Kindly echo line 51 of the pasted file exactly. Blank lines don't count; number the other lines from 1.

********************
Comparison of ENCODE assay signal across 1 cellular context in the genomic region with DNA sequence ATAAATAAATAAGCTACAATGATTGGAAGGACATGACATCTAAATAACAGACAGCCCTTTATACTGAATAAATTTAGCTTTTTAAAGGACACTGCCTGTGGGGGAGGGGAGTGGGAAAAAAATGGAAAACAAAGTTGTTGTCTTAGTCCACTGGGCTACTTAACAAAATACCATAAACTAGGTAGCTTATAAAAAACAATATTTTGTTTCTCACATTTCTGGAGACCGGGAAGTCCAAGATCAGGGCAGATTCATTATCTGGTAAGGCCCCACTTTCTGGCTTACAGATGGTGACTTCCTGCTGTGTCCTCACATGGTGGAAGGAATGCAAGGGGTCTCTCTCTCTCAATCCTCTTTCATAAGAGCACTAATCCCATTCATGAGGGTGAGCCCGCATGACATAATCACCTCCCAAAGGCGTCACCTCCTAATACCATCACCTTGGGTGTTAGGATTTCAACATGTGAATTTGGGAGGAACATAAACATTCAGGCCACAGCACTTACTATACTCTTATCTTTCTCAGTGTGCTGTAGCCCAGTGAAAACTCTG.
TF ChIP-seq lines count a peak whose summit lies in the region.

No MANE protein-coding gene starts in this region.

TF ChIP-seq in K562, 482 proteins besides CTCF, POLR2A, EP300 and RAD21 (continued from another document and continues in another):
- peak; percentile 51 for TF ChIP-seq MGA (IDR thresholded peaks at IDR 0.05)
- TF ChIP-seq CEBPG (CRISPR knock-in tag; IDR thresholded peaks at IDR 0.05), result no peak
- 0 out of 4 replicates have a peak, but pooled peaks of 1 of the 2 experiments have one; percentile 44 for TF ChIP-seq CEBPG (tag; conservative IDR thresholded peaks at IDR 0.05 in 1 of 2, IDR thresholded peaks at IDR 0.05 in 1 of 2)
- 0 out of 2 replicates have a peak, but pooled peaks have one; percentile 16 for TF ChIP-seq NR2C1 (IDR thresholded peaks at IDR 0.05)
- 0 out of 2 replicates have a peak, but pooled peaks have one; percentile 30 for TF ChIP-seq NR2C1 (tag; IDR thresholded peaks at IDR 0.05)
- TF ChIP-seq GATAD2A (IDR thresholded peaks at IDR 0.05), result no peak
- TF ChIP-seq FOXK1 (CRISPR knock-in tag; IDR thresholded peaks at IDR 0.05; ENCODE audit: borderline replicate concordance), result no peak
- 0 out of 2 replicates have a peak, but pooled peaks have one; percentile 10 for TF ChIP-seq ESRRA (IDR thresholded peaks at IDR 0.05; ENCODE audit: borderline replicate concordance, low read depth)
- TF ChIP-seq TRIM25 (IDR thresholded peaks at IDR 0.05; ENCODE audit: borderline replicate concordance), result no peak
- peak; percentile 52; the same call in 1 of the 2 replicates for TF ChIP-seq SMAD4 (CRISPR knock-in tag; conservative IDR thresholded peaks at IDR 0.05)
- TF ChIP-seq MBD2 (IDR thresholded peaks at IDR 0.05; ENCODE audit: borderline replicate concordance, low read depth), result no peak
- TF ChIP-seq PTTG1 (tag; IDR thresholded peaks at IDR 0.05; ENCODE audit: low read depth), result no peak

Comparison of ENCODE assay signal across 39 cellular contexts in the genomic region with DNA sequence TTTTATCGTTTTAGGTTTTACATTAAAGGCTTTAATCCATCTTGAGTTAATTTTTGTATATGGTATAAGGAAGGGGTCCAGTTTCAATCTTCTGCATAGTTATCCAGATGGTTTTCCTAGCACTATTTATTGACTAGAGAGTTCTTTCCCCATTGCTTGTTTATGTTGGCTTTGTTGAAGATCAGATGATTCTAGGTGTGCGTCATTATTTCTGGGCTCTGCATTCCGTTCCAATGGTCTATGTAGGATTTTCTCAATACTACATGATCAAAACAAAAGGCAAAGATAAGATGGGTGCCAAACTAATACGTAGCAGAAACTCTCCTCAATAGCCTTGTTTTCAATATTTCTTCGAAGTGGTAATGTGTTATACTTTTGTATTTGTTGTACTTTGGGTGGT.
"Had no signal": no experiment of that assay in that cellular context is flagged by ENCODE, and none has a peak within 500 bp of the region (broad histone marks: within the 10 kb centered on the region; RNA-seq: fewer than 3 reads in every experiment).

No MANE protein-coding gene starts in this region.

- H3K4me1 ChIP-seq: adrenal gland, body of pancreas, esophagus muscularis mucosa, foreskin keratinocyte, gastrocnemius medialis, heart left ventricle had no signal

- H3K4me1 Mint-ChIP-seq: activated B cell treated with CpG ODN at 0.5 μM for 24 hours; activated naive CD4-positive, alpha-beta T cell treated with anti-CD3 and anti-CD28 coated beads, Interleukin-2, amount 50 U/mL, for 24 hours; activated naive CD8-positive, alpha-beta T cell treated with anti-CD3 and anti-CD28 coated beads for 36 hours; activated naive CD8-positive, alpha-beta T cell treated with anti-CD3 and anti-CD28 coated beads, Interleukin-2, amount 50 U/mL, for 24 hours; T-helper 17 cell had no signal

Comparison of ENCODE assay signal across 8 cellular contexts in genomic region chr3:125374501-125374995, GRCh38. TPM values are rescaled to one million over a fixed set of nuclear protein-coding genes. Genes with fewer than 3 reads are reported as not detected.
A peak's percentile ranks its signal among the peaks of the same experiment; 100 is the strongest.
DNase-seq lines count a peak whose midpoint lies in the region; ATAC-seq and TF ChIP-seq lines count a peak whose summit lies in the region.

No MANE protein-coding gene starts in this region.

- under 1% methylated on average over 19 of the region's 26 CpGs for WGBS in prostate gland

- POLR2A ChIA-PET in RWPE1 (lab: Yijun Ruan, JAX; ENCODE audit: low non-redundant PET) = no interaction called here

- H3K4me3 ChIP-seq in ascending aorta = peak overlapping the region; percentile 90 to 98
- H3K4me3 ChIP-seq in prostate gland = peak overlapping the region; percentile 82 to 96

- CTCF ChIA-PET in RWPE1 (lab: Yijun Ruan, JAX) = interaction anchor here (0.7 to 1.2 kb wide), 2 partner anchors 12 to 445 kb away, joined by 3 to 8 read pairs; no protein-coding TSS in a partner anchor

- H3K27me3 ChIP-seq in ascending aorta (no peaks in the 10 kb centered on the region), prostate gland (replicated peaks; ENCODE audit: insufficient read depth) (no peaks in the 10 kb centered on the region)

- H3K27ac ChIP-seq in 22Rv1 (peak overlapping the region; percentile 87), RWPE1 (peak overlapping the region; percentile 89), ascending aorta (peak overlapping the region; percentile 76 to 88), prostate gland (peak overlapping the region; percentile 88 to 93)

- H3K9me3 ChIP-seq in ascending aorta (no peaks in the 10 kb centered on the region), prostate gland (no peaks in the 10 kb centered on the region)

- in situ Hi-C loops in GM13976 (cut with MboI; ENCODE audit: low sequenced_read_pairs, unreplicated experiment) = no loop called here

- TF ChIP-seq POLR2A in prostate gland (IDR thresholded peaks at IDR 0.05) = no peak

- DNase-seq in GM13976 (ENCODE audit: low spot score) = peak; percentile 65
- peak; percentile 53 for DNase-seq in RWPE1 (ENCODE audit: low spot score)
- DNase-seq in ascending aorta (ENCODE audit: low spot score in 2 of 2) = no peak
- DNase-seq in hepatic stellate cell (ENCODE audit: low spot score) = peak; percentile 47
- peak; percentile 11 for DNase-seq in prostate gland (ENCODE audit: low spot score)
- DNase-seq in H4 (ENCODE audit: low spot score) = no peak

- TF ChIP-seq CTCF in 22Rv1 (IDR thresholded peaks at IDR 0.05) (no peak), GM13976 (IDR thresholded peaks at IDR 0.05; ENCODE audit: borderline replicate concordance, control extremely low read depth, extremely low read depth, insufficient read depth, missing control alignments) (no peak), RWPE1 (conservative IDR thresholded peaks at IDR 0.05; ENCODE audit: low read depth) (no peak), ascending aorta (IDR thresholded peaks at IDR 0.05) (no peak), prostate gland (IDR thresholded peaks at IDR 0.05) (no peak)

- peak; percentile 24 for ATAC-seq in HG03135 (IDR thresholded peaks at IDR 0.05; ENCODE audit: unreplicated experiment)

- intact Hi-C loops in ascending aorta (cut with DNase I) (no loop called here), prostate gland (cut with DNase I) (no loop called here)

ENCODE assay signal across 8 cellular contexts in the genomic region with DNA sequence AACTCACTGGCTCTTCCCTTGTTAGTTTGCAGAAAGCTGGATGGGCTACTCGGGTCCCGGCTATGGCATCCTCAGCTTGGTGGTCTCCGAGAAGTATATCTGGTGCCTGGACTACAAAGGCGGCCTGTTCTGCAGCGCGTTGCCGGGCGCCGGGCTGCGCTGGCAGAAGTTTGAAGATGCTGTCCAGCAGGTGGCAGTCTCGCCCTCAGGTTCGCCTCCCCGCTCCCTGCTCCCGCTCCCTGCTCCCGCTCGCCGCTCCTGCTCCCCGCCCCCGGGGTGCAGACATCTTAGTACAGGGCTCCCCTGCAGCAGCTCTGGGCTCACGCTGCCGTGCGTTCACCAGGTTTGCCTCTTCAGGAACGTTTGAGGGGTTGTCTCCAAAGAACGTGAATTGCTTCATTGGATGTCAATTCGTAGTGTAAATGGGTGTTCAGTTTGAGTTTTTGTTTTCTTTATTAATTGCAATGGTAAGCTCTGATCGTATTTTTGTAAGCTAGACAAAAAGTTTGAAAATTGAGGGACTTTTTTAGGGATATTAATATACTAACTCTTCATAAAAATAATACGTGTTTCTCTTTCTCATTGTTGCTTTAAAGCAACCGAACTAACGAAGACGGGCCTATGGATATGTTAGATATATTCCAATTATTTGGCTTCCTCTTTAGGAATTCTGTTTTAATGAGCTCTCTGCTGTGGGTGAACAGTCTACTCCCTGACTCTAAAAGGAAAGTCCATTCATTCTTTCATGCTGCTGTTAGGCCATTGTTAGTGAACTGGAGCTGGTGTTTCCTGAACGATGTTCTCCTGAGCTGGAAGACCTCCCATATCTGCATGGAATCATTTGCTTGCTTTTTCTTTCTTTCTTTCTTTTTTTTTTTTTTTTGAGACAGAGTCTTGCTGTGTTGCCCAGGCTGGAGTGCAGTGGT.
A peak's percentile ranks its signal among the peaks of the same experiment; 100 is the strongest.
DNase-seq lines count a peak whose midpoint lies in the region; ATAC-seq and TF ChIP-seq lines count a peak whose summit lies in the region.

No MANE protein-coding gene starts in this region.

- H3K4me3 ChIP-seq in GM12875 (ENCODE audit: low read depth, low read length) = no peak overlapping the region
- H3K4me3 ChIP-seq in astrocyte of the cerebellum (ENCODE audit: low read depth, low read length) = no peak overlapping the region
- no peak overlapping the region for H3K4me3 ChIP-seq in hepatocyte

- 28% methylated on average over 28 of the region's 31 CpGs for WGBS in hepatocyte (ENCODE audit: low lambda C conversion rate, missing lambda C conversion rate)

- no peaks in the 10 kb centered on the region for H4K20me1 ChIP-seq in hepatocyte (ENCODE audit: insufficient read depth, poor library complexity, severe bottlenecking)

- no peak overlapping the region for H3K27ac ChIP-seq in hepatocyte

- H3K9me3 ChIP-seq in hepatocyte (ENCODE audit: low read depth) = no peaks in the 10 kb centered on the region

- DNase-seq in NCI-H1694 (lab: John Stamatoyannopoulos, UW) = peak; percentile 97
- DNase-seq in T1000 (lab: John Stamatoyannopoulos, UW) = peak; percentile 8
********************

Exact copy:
- no peak overlapping the region for H3K4me3 ChIP-seq in hepatocyte